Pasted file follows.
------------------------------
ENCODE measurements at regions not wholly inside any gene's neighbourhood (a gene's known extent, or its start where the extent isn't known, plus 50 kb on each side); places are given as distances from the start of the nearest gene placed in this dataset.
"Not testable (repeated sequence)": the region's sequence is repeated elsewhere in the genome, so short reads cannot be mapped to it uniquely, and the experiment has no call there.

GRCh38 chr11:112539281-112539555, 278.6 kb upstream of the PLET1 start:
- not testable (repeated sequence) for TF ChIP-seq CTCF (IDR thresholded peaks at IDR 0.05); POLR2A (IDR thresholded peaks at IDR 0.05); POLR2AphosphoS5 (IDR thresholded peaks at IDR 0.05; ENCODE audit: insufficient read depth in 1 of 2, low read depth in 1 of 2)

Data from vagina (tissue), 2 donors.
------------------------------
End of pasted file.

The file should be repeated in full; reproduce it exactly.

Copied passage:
ENCODE measurements at regions not wholly inside any gene's neighbourhood (a gene's known extent, or its start where the extent isn't known, plus 50 kb on each side); places are given as distances from the start of the nearest gene placed in this dataset.
"Not testable (repeated sequence)": the region's sequence is repeated elsewhere in the genome, so short reads cannot be mapped to it uniquely, and the experiment has no call there.

GRCh38 chr11:112539281-112539555, 278.6 kb upstream of the PLET1 start:
- not testable (repeated sequence) for TF ChIP-seq CTCF (IDR thresholded peaks at IDR 0.05); POLR2A (IDR thresholded peaks at IDR 0.05); POLR2AphosphoS5 (IDR thresholded peaks at IDR 0.05; ENCODE audit: insufficient read depth in 1 of 2, low read depth in 1 of 2)

Data from vagina (tissue), 2 donors.